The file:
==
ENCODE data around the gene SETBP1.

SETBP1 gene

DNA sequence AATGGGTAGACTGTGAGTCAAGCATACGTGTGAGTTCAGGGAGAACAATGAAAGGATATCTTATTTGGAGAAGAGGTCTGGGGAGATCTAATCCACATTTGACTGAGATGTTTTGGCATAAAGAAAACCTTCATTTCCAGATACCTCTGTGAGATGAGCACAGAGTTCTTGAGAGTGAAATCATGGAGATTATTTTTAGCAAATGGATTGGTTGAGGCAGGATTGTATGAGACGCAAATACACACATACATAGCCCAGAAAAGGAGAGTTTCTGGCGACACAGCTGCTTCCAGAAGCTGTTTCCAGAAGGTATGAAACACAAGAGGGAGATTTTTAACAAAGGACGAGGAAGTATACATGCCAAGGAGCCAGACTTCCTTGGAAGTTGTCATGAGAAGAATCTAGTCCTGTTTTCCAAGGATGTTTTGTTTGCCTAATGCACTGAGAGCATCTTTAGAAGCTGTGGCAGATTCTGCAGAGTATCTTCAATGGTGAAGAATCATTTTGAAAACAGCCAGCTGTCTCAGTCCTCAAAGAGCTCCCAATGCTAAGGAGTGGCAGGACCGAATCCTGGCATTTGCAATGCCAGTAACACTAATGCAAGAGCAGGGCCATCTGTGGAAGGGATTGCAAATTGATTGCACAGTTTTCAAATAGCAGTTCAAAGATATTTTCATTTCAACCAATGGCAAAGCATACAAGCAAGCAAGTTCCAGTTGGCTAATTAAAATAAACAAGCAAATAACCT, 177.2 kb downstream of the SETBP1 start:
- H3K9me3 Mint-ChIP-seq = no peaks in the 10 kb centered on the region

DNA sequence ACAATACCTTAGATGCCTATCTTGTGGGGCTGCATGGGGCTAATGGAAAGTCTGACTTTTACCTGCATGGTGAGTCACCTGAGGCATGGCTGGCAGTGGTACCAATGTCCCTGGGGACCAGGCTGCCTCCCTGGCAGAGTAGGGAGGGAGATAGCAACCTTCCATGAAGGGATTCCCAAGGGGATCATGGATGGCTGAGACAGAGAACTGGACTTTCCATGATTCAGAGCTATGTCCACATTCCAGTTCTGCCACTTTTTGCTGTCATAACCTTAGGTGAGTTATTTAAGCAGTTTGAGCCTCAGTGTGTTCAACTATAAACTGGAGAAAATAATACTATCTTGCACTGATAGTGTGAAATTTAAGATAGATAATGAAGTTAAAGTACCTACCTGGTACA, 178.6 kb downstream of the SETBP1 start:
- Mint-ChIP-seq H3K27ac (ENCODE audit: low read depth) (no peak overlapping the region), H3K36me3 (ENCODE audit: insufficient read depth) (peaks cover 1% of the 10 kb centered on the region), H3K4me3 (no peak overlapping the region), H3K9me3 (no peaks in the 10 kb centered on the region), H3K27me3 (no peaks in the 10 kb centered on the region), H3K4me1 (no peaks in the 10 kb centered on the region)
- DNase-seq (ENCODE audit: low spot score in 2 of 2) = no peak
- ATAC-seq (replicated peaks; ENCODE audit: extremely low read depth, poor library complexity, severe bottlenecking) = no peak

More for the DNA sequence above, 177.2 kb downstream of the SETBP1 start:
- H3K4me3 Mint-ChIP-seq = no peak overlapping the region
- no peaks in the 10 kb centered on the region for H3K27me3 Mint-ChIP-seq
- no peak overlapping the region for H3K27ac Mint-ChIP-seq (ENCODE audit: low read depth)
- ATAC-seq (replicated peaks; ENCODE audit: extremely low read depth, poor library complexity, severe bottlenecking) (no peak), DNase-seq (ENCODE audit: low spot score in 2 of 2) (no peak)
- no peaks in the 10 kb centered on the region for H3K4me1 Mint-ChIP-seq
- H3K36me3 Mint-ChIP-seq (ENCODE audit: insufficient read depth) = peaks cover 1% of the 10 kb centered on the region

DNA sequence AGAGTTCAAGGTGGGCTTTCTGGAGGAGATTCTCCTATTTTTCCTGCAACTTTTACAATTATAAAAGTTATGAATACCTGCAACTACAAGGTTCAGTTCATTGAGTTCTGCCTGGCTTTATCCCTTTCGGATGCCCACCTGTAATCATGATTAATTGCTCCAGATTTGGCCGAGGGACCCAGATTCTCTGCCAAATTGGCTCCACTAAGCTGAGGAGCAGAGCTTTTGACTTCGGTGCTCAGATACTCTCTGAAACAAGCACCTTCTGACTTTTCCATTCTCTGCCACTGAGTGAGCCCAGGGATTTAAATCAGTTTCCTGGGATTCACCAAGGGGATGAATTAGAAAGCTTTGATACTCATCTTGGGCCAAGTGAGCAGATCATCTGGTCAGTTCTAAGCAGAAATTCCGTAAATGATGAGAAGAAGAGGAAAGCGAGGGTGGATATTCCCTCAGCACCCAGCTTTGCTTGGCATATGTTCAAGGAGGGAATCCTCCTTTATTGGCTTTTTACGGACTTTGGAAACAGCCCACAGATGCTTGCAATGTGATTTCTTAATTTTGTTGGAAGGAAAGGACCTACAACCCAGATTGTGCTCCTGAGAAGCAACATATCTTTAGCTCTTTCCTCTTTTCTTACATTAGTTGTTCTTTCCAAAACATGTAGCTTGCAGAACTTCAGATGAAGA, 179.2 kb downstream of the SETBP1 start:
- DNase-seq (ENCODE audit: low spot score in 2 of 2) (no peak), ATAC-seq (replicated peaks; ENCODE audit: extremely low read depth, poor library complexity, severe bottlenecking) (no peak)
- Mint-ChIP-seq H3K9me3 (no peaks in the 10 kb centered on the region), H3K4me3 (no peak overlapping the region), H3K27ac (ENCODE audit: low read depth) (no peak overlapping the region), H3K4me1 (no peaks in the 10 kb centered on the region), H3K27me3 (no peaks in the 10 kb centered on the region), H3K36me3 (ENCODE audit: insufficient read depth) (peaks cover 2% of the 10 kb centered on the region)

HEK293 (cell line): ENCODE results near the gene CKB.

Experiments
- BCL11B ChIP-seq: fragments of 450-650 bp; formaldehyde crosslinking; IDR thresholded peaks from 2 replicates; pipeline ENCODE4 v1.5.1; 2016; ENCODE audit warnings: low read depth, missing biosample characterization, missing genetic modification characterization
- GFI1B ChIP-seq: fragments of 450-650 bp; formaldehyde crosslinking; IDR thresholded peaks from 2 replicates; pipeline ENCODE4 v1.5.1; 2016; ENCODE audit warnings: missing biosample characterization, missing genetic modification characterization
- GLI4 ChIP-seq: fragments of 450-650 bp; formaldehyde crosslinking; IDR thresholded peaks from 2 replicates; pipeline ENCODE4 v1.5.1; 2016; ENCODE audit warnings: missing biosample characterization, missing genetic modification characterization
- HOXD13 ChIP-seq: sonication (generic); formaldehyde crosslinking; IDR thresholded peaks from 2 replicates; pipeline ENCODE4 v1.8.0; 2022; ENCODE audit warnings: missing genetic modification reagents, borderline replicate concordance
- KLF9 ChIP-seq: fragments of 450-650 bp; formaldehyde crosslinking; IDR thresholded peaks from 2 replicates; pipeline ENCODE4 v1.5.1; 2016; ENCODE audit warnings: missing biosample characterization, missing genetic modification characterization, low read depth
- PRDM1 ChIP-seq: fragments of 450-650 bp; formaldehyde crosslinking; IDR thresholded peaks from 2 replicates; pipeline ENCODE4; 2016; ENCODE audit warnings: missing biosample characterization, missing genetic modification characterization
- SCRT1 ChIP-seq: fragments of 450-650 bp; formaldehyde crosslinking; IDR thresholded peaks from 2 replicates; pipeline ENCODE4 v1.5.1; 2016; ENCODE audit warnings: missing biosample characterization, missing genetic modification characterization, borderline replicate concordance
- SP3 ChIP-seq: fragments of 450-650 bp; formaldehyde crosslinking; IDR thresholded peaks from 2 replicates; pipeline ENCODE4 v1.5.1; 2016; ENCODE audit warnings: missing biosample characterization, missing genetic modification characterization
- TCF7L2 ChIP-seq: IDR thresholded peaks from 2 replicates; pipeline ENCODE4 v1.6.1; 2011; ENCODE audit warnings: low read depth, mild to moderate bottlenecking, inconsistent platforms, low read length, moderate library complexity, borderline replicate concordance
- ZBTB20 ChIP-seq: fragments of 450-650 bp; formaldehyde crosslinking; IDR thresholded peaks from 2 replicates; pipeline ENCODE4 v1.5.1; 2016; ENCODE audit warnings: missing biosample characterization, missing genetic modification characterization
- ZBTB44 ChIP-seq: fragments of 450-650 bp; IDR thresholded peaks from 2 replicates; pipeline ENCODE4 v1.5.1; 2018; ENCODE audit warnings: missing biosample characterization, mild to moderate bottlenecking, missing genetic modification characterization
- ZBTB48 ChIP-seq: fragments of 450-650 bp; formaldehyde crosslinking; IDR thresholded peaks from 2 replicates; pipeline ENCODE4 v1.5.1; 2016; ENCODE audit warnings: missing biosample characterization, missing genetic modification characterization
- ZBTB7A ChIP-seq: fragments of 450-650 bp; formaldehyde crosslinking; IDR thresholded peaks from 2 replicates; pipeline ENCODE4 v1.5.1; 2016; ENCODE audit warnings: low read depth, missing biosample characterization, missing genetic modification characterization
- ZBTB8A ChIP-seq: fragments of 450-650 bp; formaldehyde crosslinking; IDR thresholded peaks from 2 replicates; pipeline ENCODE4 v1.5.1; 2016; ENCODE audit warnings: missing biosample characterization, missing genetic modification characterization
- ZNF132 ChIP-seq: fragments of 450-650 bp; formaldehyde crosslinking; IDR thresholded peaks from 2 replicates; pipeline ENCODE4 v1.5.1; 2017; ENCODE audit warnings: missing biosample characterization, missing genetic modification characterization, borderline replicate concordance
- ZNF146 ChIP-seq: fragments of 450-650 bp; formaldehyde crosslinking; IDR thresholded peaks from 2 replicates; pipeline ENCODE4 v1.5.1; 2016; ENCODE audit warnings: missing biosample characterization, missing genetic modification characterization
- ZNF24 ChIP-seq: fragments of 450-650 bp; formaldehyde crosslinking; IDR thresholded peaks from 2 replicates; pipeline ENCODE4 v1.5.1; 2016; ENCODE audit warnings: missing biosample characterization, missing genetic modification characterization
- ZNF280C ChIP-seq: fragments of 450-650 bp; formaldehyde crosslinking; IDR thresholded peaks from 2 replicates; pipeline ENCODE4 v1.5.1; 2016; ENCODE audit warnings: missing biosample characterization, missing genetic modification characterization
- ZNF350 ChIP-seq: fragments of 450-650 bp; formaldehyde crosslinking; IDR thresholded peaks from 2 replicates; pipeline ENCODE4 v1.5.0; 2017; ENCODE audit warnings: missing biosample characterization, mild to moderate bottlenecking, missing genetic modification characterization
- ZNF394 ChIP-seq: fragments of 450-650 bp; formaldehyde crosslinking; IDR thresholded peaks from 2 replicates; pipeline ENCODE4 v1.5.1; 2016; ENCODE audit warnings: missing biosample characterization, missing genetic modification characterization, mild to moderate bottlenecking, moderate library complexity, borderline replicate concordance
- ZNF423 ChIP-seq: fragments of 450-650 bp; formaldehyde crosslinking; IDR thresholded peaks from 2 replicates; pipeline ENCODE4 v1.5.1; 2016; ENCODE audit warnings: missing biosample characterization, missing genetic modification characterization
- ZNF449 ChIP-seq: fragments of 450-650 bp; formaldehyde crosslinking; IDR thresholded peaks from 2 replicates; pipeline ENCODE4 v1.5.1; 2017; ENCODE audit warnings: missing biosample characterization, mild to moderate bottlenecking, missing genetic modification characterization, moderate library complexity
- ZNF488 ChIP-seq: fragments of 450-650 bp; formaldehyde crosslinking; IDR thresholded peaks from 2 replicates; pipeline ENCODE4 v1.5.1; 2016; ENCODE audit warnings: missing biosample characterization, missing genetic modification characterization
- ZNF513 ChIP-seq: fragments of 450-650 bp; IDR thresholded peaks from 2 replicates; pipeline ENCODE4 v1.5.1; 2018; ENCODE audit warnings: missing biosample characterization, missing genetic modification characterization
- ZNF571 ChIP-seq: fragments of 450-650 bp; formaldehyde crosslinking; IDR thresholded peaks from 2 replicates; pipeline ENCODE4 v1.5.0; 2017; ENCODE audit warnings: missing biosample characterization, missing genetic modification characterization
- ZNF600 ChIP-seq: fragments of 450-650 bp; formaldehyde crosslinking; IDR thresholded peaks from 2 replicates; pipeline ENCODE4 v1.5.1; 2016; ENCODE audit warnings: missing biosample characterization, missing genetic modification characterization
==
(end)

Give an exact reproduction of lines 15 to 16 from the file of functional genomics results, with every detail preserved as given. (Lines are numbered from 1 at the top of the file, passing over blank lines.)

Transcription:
- H3K36me3 Mint-ChIP-seq (ENCODE audit: insufficient read depth) = peaks cover 1% of the 10 kb centered on the region

DNA sequence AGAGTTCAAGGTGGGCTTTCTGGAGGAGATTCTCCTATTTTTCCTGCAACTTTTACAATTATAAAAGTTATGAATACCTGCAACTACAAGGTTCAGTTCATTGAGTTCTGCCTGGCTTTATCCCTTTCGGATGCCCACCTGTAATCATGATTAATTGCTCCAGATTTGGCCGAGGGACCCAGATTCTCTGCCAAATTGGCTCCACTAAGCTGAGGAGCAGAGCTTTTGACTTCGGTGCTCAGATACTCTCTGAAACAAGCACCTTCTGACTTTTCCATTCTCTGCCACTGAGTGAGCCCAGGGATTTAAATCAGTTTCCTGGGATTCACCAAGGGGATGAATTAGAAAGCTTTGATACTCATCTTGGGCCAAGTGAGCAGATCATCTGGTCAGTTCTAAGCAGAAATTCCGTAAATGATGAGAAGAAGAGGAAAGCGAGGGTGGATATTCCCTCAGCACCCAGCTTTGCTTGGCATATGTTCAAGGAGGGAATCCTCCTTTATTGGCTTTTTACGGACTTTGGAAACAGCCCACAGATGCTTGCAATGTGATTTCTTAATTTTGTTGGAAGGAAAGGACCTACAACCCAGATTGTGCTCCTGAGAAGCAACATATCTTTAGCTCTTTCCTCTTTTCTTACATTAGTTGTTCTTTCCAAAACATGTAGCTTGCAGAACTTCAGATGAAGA, 179.2 kb downstream of the SETBP1 start: